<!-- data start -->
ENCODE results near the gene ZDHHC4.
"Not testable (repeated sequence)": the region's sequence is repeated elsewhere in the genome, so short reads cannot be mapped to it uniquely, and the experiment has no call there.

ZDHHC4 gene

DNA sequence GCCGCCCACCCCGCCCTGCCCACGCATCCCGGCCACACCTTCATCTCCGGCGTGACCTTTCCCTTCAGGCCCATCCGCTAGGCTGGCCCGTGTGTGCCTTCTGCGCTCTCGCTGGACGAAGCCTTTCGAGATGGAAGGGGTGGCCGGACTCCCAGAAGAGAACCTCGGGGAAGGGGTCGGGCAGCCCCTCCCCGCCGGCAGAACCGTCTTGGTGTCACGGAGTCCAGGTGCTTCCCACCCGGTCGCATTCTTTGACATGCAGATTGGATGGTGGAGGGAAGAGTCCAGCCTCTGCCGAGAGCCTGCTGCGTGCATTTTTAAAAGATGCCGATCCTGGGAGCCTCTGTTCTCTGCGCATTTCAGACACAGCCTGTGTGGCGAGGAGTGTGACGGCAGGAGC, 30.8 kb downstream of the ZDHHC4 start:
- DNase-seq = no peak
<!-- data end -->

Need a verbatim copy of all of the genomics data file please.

ENCODE results near the gene ZDHHC4.
"Not testable (repeated sequence)": the region's sequence is repeated elsewhere in the genome, so short reads cannot be mapped to it uniquely, and the experiment has no call there.

ZDHHC4 gene

DNA sequence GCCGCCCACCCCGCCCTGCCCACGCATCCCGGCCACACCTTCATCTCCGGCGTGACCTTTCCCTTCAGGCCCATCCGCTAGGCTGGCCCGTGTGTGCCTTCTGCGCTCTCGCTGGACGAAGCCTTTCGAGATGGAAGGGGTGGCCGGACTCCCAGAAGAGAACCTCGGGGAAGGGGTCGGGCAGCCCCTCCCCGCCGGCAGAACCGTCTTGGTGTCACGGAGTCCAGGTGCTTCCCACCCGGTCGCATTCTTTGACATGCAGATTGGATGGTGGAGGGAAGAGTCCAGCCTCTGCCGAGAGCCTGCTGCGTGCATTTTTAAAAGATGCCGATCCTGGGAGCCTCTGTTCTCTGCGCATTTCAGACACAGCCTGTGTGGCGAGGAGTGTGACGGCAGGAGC, 30.8 kb downstream of the ZDHHC4 start:
- DNase-seq = no peak